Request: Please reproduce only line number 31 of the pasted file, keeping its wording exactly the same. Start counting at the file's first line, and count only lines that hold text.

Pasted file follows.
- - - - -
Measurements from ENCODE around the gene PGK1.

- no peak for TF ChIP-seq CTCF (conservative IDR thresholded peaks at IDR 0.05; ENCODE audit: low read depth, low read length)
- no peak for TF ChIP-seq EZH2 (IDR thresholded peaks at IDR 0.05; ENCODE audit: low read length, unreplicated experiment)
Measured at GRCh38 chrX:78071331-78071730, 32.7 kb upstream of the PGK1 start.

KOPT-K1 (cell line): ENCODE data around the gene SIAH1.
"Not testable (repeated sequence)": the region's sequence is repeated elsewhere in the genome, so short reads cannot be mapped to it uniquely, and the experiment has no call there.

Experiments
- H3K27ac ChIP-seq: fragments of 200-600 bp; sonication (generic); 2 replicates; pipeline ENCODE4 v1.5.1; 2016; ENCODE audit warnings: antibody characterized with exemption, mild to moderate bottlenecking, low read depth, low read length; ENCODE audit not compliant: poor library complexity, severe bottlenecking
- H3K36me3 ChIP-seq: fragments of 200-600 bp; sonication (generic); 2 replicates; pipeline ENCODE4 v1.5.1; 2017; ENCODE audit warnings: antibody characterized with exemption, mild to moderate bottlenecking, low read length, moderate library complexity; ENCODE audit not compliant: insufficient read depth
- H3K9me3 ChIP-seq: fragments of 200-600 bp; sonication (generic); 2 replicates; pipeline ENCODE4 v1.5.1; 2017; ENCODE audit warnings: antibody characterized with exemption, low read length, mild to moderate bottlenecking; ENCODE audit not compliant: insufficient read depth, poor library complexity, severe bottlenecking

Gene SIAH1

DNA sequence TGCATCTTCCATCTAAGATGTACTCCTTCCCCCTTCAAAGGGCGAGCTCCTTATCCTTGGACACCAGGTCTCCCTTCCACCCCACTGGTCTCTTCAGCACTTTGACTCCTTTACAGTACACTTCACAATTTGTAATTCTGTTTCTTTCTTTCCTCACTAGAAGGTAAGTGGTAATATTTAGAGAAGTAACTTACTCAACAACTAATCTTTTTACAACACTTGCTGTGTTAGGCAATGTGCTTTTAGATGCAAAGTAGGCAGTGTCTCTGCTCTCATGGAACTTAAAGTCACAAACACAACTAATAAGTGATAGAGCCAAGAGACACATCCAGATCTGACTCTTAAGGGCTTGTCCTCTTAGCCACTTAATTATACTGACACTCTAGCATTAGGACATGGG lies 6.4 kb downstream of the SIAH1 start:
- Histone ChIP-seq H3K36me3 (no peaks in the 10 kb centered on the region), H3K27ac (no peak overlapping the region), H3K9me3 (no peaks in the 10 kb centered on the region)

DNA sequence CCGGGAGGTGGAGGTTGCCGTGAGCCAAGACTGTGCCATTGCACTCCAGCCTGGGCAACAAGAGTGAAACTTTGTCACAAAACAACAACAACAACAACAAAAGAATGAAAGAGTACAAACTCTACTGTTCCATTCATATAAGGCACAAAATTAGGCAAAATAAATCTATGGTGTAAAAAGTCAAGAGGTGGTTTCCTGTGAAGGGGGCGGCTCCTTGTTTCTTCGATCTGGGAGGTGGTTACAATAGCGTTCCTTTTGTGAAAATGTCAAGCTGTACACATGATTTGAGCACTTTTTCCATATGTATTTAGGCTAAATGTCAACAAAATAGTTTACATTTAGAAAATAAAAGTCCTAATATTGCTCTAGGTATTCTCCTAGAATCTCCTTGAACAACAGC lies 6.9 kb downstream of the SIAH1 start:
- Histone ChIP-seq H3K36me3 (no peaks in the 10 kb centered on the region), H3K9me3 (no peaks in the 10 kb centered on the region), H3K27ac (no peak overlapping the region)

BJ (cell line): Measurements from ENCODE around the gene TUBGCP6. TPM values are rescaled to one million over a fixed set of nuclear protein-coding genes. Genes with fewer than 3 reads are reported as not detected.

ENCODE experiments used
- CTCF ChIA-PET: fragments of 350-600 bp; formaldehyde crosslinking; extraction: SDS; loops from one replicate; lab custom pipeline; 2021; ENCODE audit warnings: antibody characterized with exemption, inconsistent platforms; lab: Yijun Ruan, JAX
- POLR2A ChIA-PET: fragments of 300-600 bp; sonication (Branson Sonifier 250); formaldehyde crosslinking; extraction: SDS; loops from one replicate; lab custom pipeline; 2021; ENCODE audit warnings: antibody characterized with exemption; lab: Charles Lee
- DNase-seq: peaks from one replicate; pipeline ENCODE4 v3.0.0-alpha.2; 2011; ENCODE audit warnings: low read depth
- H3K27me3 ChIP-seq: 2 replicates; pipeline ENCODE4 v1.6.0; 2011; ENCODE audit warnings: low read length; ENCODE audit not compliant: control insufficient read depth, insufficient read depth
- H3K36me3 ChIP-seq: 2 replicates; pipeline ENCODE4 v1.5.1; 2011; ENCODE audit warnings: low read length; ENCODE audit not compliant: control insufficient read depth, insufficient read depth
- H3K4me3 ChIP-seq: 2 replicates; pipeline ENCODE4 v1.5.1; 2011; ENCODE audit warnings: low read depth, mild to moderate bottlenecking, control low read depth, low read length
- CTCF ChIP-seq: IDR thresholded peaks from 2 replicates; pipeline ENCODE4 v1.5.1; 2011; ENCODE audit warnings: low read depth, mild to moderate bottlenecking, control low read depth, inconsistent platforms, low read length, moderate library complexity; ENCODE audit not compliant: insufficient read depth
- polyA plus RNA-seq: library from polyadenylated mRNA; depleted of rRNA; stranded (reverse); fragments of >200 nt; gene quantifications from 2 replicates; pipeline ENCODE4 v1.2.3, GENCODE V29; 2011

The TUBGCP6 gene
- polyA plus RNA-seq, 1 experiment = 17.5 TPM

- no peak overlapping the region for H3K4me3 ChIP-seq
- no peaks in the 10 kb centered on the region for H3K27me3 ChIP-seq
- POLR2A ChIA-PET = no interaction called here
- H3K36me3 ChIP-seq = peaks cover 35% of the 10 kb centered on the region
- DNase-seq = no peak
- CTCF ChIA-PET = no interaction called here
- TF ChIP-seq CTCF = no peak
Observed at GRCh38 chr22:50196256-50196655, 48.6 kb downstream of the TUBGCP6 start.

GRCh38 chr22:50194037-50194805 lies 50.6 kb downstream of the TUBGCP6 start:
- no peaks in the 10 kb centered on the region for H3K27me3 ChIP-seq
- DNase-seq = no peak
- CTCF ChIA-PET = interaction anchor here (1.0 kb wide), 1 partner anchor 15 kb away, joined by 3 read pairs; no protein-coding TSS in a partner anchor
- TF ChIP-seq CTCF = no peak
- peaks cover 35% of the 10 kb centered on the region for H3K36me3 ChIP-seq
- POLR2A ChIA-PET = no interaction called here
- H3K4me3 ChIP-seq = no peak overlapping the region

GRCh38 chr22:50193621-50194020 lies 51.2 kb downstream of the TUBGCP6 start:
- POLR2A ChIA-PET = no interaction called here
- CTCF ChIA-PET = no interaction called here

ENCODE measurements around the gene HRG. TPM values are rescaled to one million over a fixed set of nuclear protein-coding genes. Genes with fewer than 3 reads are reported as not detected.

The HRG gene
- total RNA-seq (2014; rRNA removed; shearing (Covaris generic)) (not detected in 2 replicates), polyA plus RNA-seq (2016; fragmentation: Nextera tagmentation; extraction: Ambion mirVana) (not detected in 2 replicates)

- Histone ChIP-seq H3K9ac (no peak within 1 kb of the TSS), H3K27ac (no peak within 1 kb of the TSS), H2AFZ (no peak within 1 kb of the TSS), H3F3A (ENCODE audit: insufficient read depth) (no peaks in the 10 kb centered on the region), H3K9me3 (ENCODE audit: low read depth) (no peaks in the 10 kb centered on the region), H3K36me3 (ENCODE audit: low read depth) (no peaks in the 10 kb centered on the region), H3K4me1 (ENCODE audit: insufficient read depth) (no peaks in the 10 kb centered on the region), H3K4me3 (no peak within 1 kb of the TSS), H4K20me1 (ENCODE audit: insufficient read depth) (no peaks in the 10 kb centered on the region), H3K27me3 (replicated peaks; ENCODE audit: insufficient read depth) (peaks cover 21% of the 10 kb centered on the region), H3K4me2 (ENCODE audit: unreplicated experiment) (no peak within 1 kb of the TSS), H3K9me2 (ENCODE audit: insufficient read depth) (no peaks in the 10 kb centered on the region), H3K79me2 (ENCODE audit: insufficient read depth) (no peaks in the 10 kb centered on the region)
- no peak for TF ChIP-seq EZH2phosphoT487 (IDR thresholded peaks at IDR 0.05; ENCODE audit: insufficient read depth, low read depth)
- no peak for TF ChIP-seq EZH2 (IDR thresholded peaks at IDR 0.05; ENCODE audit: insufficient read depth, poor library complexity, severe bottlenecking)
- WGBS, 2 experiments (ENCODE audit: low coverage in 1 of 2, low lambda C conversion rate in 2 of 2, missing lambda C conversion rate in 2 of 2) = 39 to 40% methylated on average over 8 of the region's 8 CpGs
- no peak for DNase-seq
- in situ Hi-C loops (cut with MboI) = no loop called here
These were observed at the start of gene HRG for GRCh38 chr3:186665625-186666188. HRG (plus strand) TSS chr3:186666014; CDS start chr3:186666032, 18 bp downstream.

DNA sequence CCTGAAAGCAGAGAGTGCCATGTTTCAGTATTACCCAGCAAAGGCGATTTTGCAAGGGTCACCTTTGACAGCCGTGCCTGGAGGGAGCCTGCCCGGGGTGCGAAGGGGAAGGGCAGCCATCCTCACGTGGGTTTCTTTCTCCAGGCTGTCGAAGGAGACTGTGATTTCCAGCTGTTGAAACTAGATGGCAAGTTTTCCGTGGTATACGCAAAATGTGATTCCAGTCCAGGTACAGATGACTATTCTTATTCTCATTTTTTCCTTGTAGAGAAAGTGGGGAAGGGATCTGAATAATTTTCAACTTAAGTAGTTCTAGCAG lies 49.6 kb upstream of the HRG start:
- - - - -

- H3K36me3 ChIP-seq = peaks cover 35% of the 10 kb centered on the region